Drucker attested to Kierkegaard’s mystical affinities, saying he “stands squarely in the great Western tradition of religious experience, the tradition of … St. John of the Cross,”9 a mystic in the 1500s.

For those who wonder if Drucker’s interest in mysticism and Kierkegaard influenced Bob Buford, we can turn to Buford’s autobiography, Halftime. In the book, Buford favorably quotes Kierkegaard a number of times and refers to others with mystical persuasions. And on his website, Buford endorses a man named Jim Collins,10 who took a course by Michael Ray called Creativity in Business in 1982. The course (and the book named after the course) takes “much of its inspiration from Eastern philosophies, mysticism, and meditation techniques.”11 The book talks about “your wisdom-keeper or spirit guide–an inner person who can be with you in life” and says, “We meditate to unfold our inner being.”12 The book also presents Tarot cards. Collins calls the course “profoundly life changing” and says he “would not be where I am today, with the wonderful life I’ve been given, without that course.”13

Collins was so inspired by Ray’s course that he wrote the foreword for Ray’s 2004 book, The Highest Goal. In that book, Ray tells readers to “practice emptying your mind,”14 “experience not thinking,”15 and “meditate regularly.”16 Other quotes in the book include those of Eastern religion gurus such as Ram Dass, Jiddu Krishnamurti, and Swami Shantananda.

Buford’s website not only carries an endorsement for Jim Collins but also a number of articles by or about those who promote mysticism as well.17 Clearly, Drucker’s interest in mysticism rubbed off on Buford.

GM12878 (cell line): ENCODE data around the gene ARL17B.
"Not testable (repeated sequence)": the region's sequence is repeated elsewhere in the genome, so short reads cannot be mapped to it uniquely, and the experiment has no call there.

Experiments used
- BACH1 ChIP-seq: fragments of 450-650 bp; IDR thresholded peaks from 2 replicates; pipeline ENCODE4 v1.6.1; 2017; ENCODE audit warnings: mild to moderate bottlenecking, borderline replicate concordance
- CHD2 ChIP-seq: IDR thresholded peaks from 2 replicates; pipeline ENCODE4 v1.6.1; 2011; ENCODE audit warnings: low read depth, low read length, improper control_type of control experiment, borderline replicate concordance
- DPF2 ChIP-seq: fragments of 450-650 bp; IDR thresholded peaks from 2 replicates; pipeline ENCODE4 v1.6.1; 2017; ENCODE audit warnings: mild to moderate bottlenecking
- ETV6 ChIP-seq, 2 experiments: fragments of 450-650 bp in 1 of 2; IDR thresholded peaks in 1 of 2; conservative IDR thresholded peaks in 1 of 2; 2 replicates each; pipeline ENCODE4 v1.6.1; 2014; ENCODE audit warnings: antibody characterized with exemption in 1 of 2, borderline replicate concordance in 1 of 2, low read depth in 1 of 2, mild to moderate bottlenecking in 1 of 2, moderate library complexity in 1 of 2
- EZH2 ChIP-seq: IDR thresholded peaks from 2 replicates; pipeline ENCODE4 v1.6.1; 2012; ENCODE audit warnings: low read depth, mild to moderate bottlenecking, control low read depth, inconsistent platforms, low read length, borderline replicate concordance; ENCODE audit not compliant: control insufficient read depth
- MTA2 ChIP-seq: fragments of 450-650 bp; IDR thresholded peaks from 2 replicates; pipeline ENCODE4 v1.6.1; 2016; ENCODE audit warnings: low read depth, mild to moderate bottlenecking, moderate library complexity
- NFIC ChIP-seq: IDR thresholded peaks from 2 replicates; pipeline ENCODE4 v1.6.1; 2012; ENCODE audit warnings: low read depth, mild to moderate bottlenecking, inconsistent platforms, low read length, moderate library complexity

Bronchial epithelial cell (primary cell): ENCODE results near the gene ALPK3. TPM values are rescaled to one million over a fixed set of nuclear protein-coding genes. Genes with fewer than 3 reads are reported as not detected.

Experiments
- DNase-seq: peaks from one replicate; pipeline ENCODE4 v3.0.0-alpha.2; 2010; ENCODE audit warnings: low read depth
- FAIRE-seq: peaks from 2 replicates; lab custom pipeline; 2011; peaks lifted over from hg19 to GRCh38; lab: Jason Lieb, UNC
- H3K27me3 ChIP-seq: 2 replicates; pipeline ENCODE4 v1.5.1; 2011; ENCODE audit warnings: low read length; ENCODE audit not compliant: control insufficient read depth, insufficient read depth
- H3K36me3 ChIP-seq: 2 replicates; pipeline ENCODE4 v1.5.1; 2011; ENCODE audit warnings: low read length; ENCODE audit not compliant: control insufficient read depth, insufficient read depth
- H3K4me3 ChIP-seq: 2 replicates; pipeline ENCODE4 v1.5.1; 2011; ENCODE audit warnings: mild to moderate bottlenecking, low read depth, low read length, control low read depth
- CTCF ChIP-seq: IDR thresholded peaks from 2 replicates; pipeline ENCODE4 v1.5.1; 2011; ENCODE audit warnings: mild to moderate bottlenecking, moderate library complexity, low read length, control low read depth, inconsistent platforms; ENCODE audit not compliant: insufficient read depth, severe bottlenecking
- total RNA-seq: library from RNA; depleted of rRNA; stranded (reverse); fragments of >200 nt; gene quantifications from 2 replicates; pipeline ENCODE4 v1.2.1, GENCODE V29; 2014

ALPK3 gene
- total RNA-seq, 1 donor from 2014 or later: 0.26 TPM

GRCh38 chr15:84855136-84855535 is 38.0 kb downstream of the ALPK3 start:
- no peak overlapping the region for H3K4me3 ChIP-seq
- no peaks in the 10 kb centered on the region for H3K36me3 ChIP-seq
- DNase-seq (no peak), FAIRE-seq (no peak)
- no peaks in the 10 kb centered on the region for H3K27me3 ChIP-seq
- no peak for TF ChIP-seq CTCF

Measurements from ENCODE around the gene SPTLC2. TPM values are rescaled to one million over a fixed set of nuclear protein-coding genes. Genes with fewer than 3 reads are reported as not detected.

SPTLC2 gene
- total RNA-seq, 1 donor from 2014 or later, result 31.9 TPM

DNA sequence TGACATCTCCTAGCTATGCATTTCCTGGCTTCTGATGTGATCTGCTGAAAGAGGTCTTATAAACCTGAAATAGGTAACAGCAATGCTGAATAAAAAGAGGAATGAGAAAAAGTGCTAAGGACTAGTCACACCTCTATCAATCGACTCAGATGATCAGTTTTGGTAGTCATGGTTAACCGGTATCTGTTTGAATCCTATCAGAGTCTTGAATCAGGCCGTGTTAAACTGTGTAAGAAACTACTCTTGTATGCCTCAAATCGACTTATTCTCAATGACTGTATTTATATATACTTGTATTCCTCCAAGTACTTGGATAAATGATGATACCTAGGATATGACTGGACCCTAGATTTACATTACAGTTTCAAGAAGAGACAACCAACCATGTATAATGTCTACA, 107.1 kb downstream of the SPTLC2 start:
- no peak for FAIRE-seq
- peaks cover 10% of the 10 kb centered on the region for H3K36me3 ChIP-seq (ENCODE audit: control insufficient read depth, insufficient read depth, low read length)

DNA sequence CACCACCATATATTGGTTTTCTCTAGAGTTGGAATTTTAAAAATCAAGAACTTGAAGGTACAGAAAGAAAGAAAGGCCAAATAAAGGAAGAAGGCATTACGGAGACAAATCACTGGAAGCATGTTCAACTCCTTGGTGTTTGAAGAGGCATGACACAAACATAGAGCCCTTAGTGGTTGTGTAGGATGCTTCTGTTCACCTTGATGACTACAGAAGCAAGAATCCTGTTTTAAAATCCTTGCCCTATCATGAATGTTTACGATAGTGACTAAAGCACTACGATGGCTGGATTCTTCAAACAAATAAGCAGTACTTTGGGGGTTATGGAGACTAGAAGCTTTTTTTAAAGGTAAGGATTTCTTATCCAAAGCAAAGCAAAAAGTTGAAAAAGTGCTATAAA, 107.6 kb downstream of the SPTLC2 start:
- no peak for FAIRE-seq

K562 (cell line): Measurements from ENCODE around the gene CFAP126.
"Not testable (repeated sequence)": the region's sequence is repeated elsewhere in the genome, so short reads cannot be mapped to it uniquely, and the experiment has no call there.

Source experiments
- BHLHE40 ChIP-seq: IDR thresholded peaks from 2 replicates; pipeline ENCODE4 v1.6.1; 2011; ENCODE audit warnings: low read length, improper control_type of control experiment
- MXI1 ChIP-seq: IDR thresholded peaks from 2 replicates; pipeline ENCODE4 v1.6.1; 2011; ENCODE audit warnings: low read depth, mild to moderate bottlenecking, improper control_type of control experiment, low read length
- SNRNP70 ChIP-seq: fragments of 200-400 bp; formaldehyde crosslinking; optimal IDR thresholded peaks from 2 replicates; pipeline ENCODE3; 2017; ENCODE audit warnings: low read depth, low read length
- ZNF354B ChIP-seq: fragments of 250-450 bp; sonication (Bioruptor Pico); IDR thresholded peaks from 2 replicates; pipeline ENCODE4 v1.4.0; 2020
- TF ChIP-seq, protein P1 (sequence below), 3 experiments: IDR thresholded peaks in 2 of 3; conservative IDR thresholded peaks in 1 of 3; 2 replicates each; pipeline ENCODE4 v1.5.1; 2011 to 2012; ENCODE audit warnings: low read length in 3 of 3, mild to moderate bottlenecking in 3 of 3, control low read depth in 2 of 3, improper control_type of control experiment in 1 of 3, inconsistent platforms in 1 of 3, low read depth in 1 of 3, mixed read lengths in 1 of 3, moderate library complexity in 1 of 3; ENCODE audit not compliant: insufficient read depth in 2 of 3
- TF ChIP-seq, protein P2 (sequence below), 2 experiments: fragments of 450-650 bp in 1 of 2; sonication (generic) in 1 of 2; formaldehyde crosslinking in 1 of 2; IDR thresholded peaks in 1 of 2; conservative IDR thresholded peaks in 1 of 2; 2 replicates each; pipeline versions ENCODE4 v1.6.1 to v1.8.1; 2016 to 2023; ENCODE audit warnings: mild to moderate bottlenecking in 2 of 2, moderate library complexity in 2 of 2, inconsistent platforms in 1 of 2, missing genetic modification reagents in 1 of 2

The Emerging Society of Peter Drucker
Long before Leadership Network even began, Peter Drucker was writing about emerging spirituality. In his 1957 book Landmarks of Tomorrow, the introduction titled “This Post-Modern World” states:
At some unmarked point during the last twenty years we imperceptibly moved out of the Modern Age and into a new, as yet nameless era. Our view of the world [has] changed…. There is a new spiritual center to human existence.18
What Drucker called the “Post-Modern World” had already started, as he saw it. In fact, he was formulating ideas that would be integrated into what would become the emerging church fifty years later. Listen to a few of his statements:
We thus live in an age of transition, an age of overlap, in which the old “modern” of yesterday no longer acts effectively … while the new, the “post-modern,” … effectively controls our actions and their impact.19

[W]e still need the great imaginer, the great creative thinker, the great innovator, of a new synthesis, of a new philosophy.20

This is a new view, different alike from the traditional.21

Words like “purpose,” “emergence,” “new frontiers,” and “disciplines,” fill the pages of Landmarks of Tomorrow. These terms (and concepts) are often used by many of today’s [emerging] Christian leaders [including Rick Warren]. When Drucker states “we will create a new philosophy–a fresh way of looking at the world,”22 it sounds very much like what is said today by those in the emerging church.

Drucker felt a strong bond not only with Kierkegaard but also with a panentheist/mystic named Martin Buber (1878-1965), who embraced the teachings of Hasidism (Jewish mysticism).23 Buber believed that “a divine spark”24 exists within every human and within everything in creation. He spoke of the relationship, which “must exist between individuals and everything on the planet.”25 In his book Between Man and Man, Buber further expresses his views of mysticism:
Since 1900 I had first been under the influence of German mysticism from Meister Eckhart [a mystic] … then I had been under the influence of the later Kabalah [Jewish mysticism] and of Hasidism.26
In Landmarks of Tomorrow, Drucker referenced Buber when he stated:
Mankind needs the return to spiritual values, for it needs compassion. It needs the deep experience that the Thou and the I [from Buber’s book, I and Thou] are one, which all higher religions share.27